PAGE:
• Afternoon Session (1200 GMT)
  • 3x First Round, 1x Second Round
  • Steve Lennon v Daniel Larsson (R1)
  • Scott Waites v Matt Campbell (R1)
  • Kim Huybrechts v Di Zhuang (R1)
  • Mervyn King v Hopp/Mathers (R2)

Evening Session (1800 GMT)

  • 3x First Round, 1x Second Round
  • Andy Hamilton v Nico Kurz (R1)
  • Andy Boulton v Deta Hedman (R1)
  • Damon Heta v Danny Baggish (R1)
  • Michael van Gerwen v Murray/Ilagan (R2)

Sunday December 20

Afternoon Session (1200 GMT)

  • 3x First Round, 1x Second Round
  • Derk Telnekes v Nick Kenny (R1)
  • Jason Lowe v Dmitriy Gorbunov (R1)
  • Maik Kuivenhoven v Matthew Edgar (R1)
  • Vincent van der Voort v Meulenkamp/Krcmar (R2)

Evening Session (1800 GMT)

  • 2x First Round, 2x Second Round
  • Martijn Kleermaker v Cameron Carolissen (First Round)
  • Keegan Brown v Ryan Meikle (First Round)
  • Jeffrey de Zwaan v Searle/Lauby (Second Round)
  • Jonny Clayton v Henderson/Kantele (Second Round)

Monday December 21 (1800 GMT)

  • 4x Second Round
  • Krzysztof Ratajski v Joyce/Sedlacek (R2)
  • Ian White v Huybrechts/Zhuang (R2)
  • Gerwyn Price v Woodhouse/J Lewis (R2)
  • Gabriel Clemens v Hamilton/Kurz (R2)

Tuesday December 22

Afternoon Session (1200 GMT)

  • 4x Second Round
  • Brendan Dolan v De Decker/Foulkes (R2)
  • Joe Cullen v Jones/Teehan (R2)
  • Simon Whitlock v Labanauskas/Liu (R2)

Adrian Lewis v Heta/Baggish (R2)

Evening Session (1800 GMT)

  • 4x Second Round
  • Danny Noppert v Kleermaker/Carolissen (R2)
  • Devon Petersen v Lennon/Larsson (R2)
  • Rob Cross v Van Duijvenbode/Brooks (R2)
  • Dimitri Van den Bergh v Humphries/Lim (R2)

Wednesday December 23

Afternoon Session (1200 GMT)

  • 4x Second Round
  • Ricky Evans v Mansell/Puha (Second Round)
  • Gary Anderson v Razma/Suzuki (Second Round)
  • Stephen Bunting v Boulton/Hedman (Second Round)
  • Mensur Suljovic v Kuivenhoven/Edgar (Second Round)

Evening Session (1800 GMT)

4x Second Round                        

  • Dave Chisnall v Brown/Meikle (R2)
  • Jermaine Wattimena v Telnekes/Kenny (R2)
  • Nathan Aspinall v Waites/Campbell (R2)
  • Michael Smith v Lowe/Gorbunov (R2)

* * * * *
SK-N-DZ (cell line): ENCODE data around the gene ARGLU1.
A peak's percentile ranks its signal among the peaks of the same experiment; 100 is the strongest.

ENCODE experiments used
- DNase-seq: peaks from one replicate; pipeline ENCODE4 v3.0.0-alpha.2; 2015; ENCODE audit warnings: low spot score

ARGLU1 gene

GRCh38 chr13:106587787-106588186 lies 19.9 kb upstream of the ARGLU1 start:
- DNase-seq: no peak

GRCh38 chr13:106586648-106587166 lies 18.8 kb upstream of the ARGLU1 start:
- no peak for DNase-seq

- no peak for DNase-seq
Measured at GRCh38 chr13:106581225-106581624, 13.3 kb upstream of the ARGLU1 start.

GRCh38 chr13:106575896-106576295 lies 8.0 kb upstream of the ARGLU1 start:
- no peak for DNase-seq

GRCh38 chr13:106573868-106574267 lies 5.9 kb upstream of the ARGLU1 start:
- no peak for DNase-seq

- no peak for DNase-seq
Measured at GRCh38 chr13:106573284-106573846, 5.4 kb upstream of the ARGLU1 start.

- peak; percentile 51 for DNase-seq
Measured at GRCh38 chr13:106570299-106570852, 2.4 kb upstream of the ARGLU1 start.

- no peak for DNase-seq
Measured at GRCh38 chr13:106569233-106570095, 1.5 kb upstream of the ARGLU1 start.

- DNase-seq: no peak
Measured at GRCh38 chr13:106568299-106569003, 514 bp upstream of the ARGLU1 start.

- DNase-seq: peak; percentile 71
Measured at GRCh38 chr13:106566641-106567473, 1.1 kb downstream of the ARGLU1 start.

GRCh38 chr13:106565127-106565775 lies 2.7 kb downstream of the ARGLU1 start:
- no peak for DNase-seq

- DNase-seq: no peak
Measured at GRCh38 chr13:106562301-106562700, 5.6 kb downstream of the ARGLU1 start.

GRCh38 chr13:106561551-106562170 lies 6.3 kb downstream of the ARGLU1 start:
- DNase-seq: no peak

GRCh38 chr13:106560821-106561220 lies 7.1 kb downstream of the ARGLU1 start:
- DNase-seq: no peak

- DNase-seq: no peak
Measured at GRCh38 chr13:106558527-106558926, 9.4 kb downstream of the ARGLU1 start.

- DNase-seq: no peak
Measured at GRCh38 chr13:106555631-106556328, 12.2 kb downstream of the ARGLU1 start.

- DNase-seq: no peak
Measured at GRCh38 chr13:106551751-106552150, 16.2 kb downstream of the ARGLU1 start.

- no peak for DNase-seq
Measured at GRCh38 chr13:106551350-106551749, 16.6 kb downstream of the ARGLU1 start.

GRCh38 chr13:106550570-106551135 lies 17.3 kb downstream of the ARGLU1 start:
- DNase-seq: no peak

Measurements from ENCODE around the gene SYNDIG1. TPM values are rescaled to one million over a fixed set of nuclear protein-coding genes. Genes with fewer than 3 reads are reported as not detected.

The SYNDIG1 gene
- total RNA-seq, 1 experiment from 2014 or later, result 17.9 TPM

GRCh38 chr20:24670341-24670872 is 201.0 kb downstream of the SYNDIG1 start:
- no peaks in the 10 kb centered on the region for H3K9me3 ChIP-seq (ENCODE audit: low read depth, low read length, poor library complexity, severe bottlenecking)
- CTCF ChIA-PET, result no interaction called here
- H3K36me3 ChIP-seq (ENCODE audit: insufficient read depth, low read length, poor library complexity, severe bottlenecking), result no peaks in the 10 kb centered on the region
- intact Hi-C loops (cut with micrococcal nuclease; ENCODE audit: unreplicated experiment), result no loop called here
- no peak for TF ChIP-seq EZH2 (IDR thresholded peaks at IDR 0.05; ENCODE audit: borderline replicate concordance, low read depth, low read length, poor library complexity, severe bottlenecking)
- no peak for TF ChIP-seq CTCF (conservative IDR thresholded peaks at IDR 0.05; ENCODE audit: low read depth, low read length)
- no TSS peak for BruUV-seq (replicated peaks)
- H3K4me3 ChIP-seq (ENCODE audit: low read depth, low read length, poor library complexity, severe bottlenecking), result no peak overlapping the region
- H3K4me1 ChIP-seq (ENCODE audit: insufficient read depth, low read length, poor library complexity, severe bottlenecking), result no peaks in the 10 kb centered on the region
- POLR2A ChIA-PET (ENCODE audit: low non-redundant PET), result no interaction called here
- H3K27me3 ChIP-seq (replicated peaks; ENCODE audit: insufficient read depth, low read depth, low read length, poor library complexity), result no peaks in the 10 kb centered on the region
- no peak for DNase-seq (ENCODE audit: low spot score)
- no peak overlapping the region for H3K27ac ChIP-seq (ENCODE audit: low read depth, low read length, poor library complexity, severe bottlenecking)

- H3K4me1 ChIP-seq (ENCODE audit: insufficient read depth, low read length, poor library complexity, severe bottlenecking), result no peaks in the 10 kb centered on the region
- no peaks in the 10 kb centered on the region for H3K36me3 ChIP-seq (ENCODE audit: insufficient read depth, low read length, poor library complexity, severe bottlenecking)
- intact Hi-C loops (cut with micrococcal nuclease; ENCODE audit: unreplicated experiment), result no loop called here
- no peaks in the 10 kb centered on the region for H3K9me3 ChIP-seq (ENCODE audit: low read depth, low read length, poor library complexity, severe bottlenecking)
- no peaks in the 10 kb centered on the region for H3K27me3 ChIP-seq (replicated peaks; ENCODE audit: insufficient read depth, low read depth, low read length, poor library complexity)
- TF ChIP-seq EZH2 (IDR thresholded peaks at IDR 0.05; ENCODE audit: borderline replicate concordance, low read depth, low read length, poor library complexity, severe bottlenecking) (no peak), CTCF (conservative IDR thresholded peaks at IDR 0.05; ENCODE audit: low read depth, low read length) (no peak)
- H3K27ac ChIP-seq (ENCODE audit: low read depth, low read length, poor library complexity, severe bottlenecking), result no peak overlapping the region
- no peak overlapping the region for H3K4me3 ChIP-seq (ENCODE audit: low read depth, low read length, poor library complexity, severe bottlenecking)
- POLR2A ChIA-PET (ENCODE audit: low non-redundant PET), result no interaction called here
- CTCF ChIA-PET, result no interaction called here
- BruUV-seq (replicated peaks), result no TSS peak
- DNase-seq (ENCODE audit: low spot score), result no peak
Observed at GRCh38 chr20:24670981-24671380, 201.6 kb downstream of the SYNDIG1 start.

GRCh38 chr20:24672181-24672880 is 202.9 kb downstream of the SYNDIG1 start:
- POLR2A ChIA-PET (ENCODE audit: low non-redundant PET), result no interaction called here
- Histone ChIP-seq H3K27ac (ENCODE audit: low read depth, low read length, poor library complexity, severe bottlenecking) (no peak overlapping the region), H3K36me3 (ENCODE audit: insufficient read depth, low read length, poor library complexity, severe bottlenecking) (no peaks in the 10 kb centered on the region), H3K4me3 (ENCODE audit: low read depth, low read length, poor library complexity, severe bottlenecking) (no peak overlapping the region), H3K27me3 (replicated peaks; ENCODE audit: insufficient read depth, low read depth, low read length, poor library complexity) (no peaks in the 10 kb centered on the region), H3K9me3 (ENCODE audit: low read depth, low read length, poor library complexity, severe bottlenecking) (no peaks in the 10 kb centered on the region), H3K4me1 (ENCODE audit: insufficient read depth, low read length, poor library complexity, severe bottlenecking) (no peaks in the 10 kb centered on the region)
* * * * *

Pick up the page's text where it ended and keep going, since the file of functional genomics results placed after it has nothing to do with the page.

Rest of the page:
• Sunday December 27

Afternoon Session (1200 GMT)

  • 3x Third Round
  • Evening Session (1800 GMT)
  • 3x Third Round
  • Monday December 28
  • Afternoon Session (1200 GMT)
  • 3x Third Round
  • Evening Session (1800 GMT)
  • 3x Third Round
  • Tuesday December 29
  • Afternoon Session (1200 GMT)
  • 3x Third Round
  • Evening Session (1800 GMT)
  • 1x Third Round, 2x Fourth Round
  • Wednesday December 30
  • Afternoon Session (1200 GMT)
  • 3x Fourth Round
  • Evening Session (1800 GMT)
  • 3x Fourth Round
  • Friday January 1
  • Afternoon Session (1200 GMT)
  • 2x Quarter-Finals
  • Evening Session (1800 GMT)
  • 2x Quarter-Finals
  • Saturday January 2 (1800 GMT)
  • Semi-Finals
  • Sunday January 3 (1930 GMT)
  • Final

Draw Bracket – Second Round Onwards

  • (1) Michael van Gerwen v Ryan Murray/Lourence Ilagan
  • (32) Ricky Evans v Mickey Mansell/Haupai Puha
  • (16) Joe Cullen v Wayne Jones/Ciaran Teehan
  • (17) Jonny Clayton v John Henderson/Marko Kantele
  • (8) Dave Chisnall v Keegan Brown/Ryan Meikle
  • (25) Danny Noppert v Martijn Kleermaker/Cameron Carolissen
  • (9) Dimitri Van den Bergh v Luke Humphries/Paul Lim
  • (24) Jermaine Wattimena v Derk Telnekes/Nick Kenny
  • (4) Michael Smith v Jason Lowe/Dmitriy Gorbunov
  • (29) Devon Petersen v Steve Lennon/Daniel Larsson
  • (13) Gary Anderson v Madars Razma/Toru Suzuki
  • (20) Mensur Suljovic v Maik Kuivenhoven/Matthew Edgar
  • (5) Rob Cross v Dirk van Duijvenbode/Bradley Brooks
  • (28) Jamie Hughes v Adam Hunt/Lisa Ashton
  • (12) Glen Durrant v Steve Beaton/Diogo Portela
  • (21) Adrian Lewis v Damon Heta/Danny Baggish
  • (2) Peter Wright v Steve West/Amit Gilitwala
  • (31) Gabriel Clemens v Andy Hamilton/Nico Kurz
  • (15) Krzysztof Ratajski v Ryan Joyce/Karel Sedlacek
  • (18) Simon Whitlock v Darius Labanauskas/Chengan Liu
  • (7) James Wade v Callan Rydz/James Bailey
  • (26) Stephen Bunting v Andy Boulton/Deta Hedman
  • (10) Ian White v Kim Huybrechts/Di Zhuang
  • (23) Jeffrey de Zwaan v Ryan Searle/Danny Lauby
  • (3) Gerwyn Price v Luke Woodhouse/Jamie Lewis
  • (30) Brendan Dolan v Mike De Decker/Edward Foulkes
  • (14) Jose de Sousa v Ross Smith/David Evans
  • (19) Mervyn King v Max Hopp/Gordon Mathers
  • (6) Nathan Aspinall v Scott Waites/Matt Campbell
  • (27) Vincent van der Voort v Ron Meulenkamp/Boris Krcmar
  • (11) Daryl Gurney v William O’Connor/Niels Zonneveld
  • (22) Chris Dobey v Jeff Smith/Keane Barry
  • Format
  • First Round – Best of five sets
  • Second Round – Best of five sets
  • Third Round – Best of seven sets